Marin: Oh, man. Were you having sex?
Jane: Oh, don't be silly.
Marin: Okay, I'm fine. Uh, no worries. Bye.

Take It Like a Man[1.15]

[At the Chieftain]
Jerome: Will you quit bragging about all this phone sex you're having?
Marin: Have you been listening this whole time?
Ben Thomasson: We all have.
Marin: Ugh!
Buzz Washington: You say the word 'sex' around here, and ears perk up. It's like church bells ringing.

Nice Girls Finish Frist [1.16]

Cash: I'm not a stranger. We've had two conversations. Three, if you count the last two minutes. That's enough to marry people off in some countries.
Marin: Oh, thanks for the offer, but no.

The Indecent Proposal [1.17]

Marin: Oh, wow. I'm moving out. I have been through a lot in this room.
Annie: I know! You broke your engagement, slept with Jack, broke up with Jack, had phone sex with Stuart.
Marin: How do you know all that?
Patrick: Thin walls.

Season 2


A Tree Goes in Elmo [2.1]

[Marin and Cash are visiting a guru]
Marin: Uh, may I ask where you got your therapy degree, where you went to school?
The guru: "Devry.
Marin: The technical institute? You went to study therapy there?
The guru: Semiconductor manufacturing.

Chemical Reactions [2.2]

Marin: So you kinda do for animals what I do for people?
Jack: film people having sex?

Celia Bachelor: (knocks)
Dick: (opens the window of the car)
Celia What are you doing?
Dick: I am an emotional eater, okay? I eat to stuff down my emotions.
Celia: Look, I don't pretend that you understand what I just did, you are not a mother!
Dick: You infringed the law!
Celia: Well, it's probably better that we call it quits, it's not like we were in love or anything, right? (looks up to the right)
Dick: (gets out of the car in deep emotion) I saw that!!
Celia: What?!
Dick: You did it again, you do love me!
Celia: No I didn't.
Dick: Yes, you did.
Celia: No, I didn't.
Dick: Yes, you did.
Celia: No I didn't...okay! Fine, I did, I love you!!
Dick: And for the record , I love you too.

Cash: I make a kick-ass stew.
Marin: My kick-ass stew could kick your kick-ass stew's ass.

No Man Is An Island [2.3]

[Celia to Dick]
Celia: Look...I'm older than you by a number of years. So, you know, let's say when you're 60, I'm gonna be...[whispering] and when you're 70, I'm gonna be...[whispering] and when you're 80, I'm gonna be...dead.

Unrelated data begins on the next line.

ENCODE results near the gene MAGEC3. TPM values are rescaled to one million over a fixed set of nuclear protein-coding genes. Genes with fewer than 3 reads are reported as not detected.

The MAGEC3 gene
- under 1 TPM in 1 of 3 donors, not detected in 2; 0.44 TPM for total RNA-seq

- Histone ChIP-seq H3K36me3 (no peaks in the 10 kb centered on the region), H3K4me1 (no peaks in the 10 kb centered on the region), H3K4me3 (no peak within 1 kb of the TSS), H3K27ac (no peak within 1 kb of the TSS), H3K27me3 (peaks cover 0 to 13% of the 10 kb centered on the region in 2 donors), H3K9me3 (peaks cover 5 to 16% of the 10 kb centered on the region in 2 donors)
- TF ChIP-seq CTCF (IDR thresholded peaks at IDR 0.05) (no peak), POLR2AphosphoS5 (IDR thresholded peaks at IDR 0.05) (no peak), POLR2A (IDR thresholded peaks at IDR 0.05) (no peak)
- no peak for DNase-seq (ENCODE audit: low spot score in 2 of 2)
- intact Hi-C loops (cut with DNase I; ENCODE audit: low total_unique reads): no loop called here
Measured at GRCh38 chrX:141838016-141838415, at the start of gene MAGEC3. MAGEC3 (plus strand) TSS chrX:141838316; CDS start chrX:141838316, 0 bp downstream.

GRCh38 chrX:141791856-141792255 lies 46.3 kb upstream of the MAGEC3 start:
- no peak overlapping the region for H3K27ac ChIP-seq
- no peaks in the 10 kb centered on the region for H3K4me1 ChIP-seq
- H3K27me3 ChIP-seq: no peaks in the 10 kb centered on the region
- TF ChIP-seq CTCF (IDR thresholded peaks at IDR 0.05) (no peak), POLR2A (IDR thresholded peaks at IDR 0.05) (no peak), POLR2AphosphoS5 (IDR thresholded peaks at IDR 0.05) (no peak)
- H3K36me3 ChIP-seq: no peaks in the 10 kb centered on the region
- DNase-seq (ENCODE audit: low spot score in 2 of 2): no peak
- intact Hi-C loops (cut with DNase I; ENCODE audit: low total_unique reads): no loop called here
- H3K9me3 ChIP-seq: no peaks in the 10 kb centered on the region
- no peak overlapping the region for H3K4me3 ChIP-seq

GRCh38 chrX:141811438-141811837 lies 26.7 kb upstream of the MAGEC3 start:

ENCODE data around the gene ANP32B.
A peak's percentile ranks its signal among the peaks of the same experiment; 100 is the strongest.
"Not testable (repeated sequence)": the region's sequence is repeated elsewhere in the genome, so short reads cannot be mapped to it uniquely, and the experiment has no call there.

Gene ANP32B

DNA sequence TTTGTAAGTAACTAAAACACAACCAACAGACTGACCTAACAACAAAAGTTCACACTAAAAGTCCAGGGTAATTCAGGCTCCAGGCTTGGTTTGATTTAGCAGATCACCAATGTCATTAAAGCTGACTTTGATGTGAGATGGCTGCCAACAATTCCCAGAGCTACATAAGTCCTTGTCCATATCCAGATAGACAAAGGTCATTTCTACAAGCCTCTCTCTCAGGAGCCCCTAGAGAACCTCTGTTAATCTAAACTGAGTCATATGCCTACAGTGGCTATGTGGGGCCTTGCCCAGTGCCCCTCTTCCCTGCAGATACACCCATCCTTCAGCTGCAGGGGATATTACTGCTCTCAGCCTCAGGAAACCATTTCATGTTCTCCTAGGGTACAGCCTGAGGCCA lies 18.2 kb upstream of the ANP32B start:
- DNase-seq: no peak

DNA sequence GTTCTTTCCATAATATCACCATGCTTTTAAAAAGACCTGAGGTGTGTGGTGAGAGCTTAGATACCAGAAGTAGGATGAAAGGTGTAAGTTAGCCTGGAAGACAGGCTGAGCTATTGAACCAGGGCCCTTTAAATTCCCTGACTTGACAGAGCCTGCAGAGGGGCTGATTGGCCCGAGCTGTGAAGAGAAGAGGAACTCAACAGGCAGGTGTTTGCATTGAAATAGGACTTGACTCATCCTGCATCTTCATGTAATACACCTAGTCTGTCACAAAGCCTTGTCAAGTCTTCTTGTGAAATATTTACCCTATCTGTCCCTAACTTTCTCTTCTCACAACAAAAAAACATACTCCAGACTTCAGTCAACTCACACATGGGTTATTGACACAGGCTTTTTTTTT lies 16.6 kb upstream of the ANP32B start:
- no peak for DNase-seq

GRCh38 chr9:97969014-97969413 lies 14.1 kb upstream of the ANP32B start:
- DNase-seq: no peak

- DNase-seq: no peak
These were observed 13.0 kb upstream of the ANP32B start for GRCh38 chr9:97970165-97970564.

I Wood If I Could [2.4]

Marin: Patrick, we have got to talk about your bachelor party, or your O'Bachelorton party, as I like to call it. Have you thought about what you would like to do or...have?"
Patrick: Uh, beer. Ping-pong. Beer-pong!

[Marin finds Jack building a swing on her porch]
Marin: I thought I made myself clear with the wood.
Jack: Yeah, you did.
Marin: I said I didn't want any romantic gestures, right?
Jack: Yeah, I know.
Marin: So you are just ignoring what I said?
Jack: Yeah, pretty much.
Marin: Wow, you got a lot of nerve buddy.
Jack: Only when it comes to stuff I really want.

[At the Chieftain]
Annie: Patrick, tag me in!

The Girl Who Cried Wolf [2.5]

[Jerome answering the phone at the Chieftain]
Jerome: Chieftain. Well, y-yeah, this is the, um, official bar of the Alaska Huskies. Please hold. [To Ben] Some guy with an accent.
Ben: Russian or Polish?
Jerome: Could--could you say, uh, 'the rain in Spain stays mainly in the plain?'" [To Ben] "Definitely a Russki."

Nice Day For A Dry Wedding [2.6]

Mary Alice: Oh, Jerome, where have you been all my life?
Jerome: : At the Chieftain?

Danny: I thought about you at the rehab, that kept me straight.
Jane: Oh...sweet!
Danny: Anyway, you are at my sister's wedding, all shiny, I'm ah...
Jane: ...sober?
Danny: More or less!
Jane: You can be more or less sober?
Danny: (smiles) You know, back in Queens, I really thought we were heading somewhere...
Jane: You were headed to a facility...and the only thing that I'm interested right now is in being single, sorry.